The Healthy Homes Coalition employs three key strategies to eliminate harmful housing conditions to improve children's health and wellbeing: home visits, education and outreach, and advocacy for change. Our advocacy strategy works at all levels and is highly collaborative.



The Healthy Homes Coalition partners with the National Safe and Healthy Housing Coalition facilitated by the National Center for Healthy Housing.  Through these partnerships, the Healthy Homes Coalition has been active and vocal in sustaining federal appropriations for lead and healthy housing programming through HUD, has responded to cuts in the CDC's childhood lead poisoning program, and has kept an eye on preserving the integrity of the EPA's Renovation, Repair and Painting rule.  Advocacy activities have included meeting with legislators and their staff and mobilizing local partners and constituents for action.



The Healthy Homes Coalition is an active member of the Michigan Alliance for Lead-Safe Housing, the group that was successful in securing a renewed $1.25 million investment of State dollars into lead hazard control.  Historically the Healthy Homes Coalition has been very active in Lansing, providing testimony to legislators and supporting numerous bills that have been enacted into law to support children's health.  Healthy Homes is also a member of the Michigan Network for Children's Environmental Health.



The Healthy Homes Coalition partners with local groups to support sound policy, investment and partnership at the local level.  Most recently, Healthy Homes successfully partnered with numerous organizations to seek an expansion of the City of Grand Rapids rental certification program to include single-family rental homes.  See the report in the Resources section to the right.


With Partners

The Healthy Homes Coalition recognizes that solutions come not only from advocating with government, but also in promoting best practices within the non-profit sector.  To that end, the Healthy Homes Coalition works with non-profit organizations working in housing, weatherization, early childhood, healthcare and elsewhere to ensure that direct service strategies are promoting children's health and wellbeing with the utmost efficiency.  We believe that collaboration is a key strategy for the non-profit sector to maximize the resources so generously entrusted to us by our supporters.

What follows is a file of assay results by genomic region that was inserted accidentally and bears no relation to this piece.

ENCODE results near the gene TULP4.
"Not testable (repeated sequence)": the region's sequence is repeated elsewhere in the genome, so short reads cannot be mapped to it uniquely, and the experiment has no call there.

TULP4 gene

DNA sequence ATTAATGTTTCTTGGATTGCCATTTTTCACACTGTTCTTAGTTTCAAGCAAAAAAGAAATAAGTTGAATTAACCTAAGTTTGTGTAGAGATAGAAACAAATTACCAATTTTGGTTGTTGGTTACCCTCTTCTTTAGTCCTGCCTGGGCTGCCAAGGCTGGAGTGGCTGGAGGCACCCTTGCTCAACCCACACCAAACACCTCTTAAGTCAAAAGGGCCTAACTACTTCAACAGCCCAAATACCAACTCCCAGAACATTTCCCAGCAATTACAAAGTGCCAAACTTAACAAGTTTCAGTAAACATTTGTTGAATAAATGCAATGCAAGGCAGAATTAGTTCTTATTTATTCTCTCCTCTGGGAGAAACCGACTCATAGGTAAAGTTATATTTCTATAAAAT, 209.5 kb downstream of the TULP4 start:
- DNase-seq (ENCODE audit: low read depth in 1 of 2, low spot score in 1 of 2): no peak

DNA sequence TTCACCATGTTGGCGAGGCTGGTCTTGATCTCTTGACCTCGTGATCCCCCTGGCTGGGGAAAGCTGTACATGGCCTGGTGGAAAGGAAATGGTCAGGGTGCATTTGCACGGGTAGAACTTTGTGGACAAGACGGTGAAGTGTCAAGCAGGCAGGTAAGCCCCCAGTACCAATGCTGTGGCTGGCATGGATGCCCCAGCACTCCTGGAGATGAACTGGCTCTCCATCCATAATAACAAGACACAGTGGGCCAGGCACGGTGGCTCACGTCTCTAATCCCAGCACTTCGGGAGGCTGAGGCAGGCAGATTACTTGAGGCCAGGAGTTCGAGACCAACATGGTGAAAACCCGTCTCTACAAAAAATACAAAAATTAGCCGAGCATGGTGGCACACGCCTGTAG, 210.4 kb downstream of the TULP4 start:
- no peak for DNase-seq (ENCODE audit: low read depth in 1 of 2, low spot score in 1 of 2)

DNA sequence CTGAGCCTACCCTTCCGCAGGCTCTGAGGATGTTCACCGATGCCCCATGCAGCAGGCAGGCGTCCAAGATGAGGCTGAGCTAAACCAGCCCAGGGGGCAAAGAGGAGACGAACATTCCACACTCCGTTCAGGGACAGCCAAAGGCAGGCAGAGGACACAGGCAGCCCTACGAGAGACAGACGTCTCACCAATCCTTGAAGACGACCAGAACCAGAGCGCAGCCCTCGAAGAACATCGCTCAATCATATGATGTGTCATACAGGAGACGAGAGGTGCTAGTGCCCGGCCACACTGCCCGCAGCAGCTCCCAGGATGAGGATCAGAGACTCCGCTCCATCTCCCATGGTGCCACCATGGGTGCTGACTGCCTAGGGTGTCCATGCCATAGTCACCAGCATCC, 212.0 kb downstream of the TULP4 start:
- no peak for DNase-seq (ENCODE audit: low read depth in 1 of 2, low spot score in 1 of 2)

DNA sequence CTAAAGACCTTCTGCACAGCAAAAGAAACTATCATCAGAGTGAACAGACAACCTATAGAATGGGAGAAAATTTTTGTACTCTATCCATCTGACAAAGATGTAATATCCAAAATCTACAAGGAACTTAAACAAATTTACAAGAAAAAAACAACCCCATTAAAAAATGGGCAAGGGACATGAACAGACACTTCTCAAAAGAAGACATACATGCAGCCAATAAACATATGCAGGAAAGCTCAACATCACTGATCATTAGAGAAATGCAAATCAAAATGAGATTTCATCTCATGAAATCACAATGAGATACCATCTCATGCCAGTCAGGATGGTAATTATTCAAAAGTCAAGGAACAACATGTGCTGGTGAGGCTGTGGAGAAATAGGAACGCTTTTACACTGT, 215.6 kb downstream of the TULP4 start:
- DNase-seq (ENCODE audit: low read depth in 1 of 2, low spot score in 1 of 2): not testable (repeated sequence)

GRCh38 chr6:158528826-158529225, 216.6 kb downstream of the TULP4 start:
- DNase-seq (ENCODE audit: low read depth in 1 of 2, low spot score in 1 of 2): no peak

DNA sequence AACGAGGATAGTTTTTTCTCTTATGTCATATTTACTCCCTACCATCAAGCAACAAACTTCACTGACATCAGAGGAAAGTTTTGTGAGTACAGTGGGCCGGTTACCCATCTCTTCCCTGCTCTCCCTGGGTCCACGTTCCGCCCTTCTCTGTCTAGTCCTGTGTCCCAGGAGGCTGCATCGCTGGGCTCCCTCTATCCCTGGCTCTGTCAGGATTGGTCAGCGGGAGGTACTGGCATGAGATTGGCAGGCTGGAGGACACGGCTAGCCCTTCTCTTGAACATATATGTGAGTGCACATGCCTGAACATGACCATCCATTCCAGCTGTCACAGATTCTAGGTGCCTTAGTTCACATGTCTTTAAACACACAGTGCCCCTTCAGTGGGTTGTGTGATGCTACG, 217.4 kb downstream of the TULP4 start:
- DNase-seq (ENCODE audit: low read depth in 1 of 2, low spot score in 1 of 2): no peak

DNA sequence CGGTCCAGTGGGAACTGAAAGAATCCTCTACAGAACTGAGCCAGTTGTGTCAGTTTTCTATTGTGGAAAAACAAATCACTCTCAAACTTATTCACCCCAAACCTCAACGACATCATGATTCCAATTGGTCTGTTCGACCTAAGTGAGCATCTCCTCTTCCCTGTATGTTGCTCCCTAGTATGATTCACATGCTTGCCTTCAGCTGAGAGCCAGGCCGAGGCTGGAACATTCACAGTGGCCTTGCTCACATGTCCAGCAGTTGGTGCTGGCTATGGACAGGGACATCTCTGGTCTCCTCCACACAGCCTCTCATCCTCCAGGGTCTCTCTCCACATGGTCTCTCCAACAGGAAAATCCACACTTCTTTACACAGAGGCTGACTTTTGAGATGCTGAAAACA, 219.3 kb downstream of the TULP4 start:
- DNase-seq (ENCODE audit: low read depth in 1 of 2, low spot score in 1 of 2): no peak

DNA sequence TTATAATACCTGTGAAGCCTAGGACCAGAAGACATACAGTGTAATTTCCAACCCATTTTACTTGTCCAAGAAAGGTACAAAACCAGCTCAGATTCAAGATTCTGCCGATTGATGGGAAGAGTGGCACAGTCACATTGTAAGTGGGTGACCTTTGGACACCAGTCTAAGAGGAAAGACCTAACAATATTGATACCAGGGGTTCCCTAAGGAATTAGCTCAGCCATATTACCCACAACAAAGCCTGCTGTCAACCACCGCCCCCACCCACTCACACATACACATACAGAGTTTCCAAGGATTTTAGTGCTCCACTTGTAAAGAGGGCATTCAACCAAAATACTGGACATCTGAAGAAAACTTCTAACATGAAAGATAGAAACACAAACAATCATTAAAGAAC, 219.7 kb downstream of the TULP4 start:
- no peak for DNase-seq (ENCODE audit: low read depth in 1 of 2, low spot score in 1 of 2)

Did You Know...

Sprays and foggers only kill 5% of pest populations and leave poisonous chemicals around the home.


MDHHS Healthy Homes Statewide Strategic Plan(2.9 MB)

State of Michigan plan for promoting healthy housing. Focuses on lead poisoning, asthma, unintentional injury, and lung cancer. Published in 2012.

MacArthur Foundation "How Housing Matters" Research Brief(171 KB)

Poor Quality Housing Is Tied to Children’s Emotional and Behavioral Problems

Lifting Parent Voices, The COFI Way

Every second Monday of the month at 5pm, the conference room at the Healthy Homes Coalition fills up with parents. They file in, greet each other warmly and find their usual seats.

Over a quick dinner, weekly stories are swapped and pictures are shared as parents catch up. Parents for Healthy Homes meetings are part support group, part advocacy work, part leadership training class, and all parent connection.

The leadership training component is a result of our relationship with Community Organizing and Family Issues (COFI), a nonprofit organization based out of Chicago which connects parents to one another, helping turn their voices in actionable change.  COFI was created in 1995, with former community organizer Barack Obama as a founding member.


Why Parent Voices Matter More

Two stories featuring parents who are fighting to end childhood lead poisoned were told in local news this past week.

These two stories represent the voices of parents whose children are directly affected by the threat of lead poisoning in the community. They are just two of thousands more in the city.

Asthma: The Overlooked Housing Hazard

While efforts to fix lead paint hazards in Grand Rapids are currently in process and in the news, it’s important to remember that asthma is another major health concern for children in the city.

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